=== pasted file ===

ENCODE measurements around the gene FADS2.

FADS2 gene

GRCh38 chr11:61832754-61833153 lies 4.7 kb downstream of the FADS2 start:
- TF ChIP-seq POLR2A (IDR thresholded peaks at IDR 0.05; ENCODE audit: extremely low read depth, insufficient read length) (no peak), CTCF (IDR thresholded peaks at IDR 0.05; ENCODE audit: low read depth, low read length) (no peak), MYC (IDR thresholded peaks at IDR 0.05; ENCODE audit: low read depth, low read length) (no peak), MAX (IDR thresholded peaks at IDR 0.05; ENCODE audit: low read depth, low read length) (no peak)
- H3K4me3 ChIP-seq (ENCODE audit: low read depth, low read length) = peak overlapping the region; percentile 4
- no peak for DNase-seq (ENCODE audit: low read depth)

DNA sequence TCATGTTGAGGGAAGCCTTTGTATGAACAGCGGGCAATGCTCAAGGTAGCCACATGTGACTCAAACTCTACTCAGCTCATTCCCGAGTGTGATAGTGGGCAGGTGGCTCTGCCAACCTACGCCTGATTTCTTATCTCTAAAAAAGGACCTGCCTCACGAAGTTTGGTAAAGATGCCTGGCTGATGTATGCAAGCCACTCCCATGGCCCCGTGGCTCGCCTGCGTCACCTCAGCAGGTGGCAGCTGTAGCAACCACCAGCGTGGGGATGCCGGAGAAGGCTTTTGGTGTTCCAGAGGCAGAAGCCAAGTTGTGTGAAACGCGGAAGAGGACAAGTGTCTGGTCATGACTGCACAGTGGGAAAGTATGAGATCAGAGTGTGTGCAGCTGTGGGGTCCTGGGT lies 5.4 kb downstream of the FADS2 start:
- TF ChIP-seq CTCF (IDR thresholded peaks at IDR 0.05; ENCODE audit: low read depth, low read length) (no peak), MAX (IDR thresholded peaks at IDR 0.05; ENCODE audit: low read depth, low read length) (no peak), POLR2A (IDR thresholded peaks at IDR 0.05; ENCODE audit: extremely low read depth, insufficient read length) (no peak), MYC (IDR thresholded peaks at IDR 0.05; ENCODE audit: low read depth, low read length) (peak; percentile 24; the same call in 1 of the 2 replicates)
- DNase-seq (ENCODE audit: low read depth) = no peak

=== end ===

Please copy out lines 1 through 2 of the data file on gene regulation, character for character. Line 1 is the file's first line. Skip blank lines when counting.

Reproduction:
ENCODE measurements around the gene FADS2.

FADS2 gene